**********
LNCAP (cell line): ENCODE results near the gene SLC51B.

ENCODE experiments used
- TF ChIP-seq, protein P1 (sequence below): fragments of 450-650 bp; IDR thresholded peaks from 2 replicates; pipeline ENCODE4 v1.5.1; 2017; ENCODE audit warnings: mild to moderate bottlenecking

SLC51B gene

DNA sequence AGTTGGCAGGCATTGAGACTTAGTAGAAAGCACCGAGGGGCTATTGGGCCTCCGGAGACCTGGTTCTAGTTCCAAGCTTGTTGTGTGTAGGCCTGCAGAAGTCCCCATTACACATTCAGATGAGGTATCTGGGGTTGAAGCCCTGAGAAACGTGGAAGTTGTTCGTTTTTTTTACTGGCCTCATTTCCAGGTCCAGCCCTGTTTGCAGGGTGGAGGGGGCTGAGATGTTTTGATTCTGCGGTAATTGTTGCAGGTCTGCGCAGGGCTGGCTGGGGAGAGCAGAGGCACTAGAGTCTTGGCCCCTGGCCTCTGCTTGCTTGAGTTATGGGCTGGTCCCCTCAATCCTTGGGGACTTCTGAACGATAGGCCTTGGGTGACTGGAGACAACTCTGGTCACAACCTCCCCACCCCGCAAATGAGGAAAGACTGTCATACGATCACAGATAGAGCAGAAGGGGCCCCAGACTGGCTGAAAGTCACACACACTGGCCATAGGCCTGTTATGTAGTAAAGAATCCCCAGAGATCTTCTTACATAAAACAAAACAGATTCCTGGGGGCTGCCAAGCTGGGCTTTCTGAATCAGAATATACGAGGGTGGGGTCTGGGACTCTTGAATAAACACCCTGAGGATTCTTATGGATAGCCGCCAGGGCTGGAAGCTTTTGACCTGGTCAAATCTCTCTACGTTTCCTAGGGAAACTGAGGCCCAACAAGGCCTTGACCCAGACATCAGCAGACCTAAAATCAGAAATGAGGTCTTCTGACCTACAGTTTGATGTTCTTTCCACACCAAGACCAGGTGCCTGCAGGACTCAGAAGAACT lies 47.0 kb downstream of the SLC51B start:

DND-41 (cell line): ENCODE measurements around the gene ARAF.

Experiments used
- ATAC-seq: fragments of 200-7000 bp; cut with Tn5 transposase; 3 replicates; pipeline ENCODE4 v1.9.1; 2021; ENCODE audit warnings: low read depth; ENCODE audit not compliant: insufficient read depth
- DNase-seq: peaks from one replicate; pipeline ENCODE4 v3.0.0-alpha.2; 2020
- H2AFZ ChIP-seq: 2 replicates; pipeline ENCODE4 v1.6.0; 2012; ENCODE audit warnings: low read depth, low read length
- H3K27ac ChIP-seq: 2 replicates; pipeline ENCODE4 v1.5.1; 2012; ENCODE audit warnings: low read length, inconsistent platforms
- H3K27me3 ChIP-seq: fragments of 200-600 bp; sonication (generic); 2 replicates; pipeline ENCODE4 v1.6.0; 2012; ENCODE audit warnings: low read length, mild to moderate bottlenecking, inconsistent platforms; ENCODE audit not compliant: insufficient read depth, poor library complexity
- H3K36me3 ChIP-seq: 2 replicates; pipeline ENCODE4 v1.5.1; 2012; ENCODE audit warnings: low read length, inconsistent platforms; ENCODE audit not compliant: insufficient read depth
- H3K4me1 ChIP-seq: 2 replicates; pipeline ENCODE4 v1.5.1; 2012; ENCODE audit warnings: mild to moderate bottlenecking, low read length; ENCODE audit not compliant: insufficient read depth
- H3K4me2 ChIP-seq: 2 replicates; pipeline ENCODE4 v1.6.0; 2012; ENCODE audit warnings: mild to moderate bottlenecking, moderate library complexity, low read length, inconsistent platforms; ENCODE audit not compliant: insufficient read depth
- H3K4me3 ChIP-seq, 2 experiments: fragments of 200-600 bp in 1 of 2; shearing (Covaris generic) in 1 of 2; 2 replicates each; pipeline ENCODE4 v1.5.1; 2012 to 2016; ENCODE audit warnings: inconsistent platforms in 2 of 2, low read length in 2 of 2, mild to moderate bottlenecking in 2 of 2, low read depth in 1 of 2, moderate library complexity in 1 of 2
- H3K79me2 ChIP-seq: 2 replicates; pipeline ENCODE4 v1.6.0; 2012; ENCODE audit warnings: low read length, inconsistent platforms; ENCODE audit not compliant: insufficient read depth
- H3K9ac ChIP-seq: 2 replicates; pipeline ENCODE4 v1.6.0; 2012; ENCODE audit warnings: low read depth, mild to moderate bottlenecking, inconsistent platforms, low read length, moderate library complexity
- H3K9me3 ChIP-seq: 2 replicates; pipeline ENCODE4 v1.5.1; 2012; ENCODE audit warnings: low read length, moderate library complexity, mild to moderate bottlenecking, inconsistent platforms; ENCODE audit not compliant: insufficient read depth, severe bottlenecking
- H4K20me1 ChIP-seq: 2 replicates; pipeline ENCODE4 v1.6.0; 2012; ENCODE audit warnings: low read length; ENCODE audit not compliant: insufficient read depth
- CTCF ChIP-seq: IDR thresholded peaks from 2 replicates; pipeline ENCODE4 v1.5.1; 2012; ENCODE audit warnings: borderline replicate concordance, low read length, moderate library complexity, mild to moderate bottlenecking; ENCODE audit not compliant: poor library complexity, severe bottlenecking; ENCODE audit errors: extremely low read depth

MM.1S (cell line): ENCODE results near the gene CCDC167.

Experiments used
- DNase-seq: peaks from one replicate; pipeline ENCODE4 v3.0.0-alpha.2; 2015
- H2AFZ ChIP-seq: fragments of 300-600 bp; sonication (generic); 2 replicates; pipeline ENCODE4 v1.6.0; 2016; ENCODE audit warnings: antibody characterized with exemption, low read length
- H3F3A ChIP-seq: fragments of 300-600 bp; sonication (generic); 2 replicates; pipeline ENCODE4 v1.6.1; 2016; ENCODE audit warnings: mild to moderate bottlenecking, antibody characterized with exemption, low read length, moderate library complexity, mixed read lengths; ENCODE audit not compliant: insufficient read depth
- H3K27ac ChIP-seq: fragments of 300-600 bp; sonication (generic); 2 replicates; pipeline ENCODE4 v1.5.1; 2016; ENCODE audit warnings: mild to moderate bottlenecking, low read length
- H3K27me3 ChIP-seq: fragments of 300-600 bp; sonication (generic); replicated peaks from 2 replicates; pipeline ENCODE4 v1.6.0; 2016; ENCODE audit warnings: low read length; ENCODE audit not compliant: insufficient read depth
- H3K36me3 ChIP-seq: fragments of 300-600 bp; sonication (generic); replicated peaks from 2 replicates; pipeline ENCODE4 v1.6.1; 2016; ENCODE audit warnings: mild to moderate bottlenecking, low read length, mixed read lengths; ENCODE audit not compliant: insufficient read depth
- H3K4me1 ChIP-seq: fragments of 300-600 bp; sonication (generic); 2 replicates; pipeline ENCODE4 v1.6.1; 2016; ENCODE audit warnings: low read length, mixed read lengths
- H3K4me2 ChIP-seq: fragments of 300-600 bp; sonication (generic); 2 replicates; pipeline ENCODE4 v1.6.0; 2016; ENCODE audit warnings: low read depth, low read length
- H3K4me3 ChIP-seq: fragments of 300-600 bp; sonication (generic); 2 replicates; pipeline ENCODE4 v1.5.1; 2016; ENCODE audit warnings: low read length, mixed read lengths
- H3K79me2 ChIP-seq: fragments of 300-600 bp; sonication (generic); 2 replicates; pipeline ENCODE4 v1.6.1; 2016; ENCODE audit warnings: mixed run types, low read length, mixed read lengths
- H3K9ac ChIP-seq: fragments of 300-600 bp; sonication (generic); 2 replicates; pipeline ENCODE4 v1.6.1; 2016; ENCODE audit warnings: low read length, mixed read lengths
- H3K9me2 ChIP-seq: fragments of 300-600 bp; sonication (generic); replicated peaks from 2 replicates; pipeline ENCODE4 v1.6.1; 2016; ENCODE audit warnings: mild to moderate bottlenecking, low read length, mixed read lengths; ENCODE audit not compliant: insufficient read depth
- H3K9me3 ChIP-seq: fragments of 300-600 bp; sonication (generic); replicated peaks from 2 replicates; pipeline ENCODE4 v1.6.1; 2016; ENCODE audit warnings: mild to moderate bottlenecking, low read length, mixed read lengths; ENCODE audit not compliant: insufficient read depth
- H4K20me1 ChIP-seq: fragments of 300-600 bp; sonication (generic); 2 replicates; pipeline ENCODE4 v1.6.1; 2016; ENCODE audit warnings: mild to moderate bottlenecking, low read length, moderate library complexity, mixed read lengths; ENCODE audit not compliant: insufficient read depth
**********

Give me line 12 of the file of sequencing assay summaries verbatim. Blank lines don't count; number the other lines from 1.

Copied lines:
- H3K27me3 ChIP-seq: fragments of 200-600 bp; sonication (generic); 2 replicates; pipeline ENCODE4 v1.6.0; 2012; ENCODE audit warnings: low read length, mild to moderate bottlenecking, inconsistent platforms; ENCODE audit not compliant: insufficient read depth, poor library complexity